YouTube video creators are fighting against the video service’s filter screening out LGBTQ+ voices, while on the other end, advertisers are worried about a different type of content. In a movement that started with several UK brands (McDonald’s, BBC, Channel 4, Lloyd’s and others), companies and regulators have become concerned that ads are being placed by Google on websites and videos promoting extremist and hateful views.
Although Google has promised new tools will give partners more control over where ads appear, and also said it will review the kind of content allowed on YouTube, it may not be moving fast enough. Now, AT&T and Verizon (parent company of AOL, which owns Engadget), are pulling online ad campaigns.
As reported by Variety, Verizon stated that "Once we were notified that our ads were appearing on non-sanctioned websites, we took immediate action to suspend this type of ad placement and launched an investigation." Its action followed AT&T, which named Google specifically, in a statement that "We are deeply concerned that our ads may have appeared alongside YouTube content promoting terrorism and hate. Until Google can ensure that this won’t happen again, we are removing our ads from Google’s non-search platforms."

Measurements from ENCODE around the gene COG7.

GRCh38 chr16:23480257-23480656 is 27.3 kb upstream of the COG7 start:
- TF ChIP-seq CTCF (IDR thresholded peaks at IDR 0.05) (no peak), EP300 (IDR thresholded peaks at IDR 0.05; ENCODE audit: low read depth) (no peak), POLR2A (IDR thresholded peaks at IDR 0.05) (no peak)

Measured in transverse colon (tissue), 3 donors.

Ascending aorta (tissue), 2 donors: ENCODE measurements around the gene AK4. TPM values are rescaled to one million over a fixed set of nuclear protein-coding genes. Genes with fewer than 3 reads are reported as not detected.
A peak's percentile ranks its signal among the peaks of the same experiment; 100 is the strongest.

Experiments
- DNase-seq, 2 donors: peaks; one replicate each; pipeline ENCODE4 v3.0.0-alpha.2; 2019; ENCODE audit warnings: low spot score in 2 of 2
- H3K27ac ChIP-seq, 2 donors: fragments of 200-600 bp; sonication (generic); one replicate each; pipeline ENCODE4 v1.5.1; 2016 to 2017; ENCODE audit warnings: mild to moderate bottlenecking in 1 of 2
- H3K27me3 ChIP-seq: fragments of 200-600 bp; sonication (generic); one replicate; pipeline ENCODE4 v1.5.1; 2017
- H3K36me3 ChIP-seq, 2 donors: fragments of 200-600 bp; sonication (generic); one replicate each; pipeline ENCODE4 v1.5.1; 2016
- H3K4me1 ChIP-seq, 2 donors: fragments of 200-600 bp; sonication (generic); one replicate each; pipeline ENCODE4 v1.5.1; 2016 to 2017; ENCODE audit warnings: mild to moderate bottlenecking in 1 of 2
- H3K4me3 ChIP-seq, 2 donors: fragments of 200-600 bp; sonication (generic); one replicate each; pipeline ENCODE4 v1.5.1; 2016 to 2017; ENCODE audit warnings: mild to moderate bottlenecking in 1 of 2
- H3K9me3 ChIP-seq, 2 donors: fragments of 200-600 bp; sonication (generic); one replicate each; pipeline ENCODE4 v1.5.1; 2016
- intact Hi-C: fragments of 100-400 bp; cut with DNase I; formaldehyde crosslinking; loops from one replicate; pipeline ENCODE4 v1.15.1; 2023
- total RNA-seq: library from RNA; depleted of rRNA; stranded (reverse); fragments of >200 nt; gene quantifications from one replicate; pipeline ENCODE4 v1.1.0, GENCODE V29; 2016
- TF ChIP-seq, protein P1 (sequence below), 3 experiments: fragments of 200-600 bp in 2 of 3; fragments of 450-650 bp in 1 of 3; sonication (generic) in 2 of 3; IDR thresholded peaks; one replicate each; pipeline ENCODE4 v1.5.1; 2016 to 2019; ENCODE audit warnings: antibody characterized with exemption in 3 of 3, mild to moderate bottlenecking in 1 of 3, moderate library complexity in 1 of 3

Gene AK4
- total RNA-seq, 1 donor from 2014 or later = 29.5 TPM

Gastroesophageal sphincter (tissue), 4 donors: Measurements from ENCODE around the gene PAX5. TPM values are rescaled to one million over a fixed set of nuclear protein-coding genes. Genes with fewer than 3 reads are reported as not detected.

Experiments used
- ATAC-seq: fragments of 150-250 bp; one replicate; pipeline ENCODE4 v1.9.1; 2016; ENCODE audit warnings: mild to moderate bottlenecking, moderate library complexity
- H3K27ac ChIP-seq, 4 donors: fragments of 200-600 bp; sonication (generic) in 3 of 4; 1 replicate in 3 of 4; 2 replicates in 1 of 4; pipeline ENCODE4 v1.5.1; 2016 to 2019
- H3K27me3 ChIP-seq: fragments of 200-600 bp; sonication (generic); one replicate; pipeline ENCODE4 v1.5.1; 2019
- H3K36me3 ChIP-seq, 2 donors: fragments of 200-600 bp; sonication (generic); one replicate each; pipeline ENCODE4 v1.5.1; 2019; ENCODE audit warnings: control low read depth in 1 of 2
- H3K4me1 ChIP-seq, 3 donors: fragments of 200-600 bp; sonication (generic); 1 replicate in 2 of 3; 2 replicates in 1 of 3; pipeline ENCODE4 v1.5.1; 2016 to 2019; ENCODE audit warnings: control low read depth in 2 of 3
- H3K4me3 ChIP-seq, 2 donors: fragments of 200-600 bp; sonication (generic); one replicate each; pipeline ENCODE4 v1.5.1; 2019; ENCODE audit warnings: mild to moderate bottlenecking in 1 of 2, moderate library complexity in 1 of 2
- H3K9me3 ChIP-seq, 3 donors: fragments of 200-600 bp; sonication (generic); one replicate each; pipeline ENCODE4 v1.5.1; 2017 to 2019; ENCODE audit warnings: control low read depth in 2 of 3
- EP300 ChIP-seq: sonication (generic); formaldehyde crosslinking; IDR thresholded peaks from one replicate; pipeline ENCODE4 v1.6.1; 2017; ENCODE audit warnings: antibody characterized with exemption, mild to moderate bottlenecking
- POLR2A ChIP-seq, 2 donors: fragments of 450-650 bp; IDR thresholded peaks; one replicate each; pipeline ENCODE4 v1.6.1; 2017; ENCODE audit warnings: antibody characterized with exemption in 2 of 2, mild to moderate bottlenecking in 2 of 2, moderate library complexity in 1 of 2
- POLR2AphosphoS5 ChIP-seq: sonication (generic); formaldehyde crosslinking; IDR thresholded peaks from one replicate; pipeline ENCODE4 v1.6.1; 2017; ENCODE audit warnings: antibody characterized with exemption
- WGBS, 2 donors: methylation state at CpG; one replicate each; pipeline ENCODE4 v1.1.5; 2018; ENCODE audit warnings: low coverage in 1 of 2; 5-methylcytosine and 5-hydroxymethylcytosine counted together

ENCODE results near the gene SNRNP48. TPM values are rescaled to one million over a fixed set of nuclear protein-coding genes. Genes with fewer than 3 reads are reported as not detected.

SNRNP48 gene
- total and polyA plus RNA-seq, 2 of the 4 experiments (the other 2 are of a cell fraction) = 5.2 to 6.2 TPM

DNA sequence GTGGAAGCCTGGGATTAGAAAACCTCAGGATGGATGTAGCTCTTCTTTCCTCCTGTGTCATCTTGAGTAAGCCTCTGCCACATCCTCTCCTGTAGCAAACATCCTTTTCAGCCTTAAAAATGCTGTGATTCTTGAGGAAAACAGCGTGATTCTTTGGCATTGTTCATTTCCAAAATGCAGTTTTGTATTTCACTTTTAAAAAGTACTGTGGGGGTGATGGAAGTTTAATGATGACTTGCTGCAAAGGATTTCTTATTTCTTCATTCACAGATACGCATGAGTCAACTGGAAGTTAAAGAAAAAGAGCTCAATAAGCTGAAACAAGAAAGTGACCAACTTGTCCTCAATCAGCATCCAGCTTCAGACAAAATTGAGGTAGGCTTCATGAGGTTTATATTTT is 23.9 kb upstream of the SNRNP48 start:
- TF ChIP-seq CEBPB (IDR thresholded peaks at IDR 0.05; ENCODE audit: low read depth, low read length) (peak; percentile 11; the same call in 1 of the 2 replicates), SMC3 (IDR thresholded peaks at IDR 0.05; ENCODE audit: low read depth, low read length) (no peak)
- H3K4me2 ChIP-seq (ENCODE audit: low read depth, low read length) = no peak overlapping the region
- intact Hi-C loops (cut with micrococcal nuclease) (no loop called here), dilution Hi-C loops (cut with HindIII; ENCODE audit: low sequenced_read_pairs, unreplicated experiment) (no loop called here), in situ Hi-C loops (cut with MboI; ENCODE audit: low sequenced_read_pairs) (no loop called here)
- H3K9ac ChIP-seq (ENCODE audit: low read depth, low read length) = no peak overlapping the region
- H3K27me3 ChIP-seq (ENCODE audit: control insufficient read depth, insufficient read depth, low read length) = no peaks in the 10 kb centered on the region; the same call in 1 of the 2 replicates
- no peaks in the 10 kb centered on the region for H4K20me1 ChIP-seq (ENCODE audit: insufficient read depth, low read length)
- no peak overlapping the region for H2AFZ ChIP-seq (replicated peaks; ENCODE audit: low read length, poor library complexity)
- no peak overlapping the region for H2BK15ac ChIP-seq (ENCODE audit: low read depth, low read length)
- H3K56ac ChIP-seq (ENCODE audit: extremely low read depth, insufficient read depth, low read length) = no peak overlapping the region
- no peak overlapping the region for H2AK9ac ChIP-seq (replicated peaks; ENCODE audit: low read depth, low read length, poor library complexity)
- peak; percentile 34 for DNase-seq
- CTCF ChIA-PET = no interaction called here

As much as we talk about projects like Android, self-driving cars and AI, Google is still largely an advertising company (in January it reported that of $26 billion in revenue overall for Q4, $22.04 billion came from advertising across various platforms). As such, even a temporary loss of business from two of the largest advertisers in the US is the kind of painful prompt that may speed up its action.
In a comment to TechCrunch, a Google spokesperson said "We don’t comment on individual customers but as announced, we’ve begun an extensive review of our advertising policies and have made a public commitment to put in place changes that give brands more control over where their ads appear. We’re also raising the bar for our ads policies to further safeguard our advertisers’ brands."
*Verizon owns AOL, Engadget’s parent company. However, Engadget maintains full editorial control, and Verizon will have to pry it from our cold, dead hands.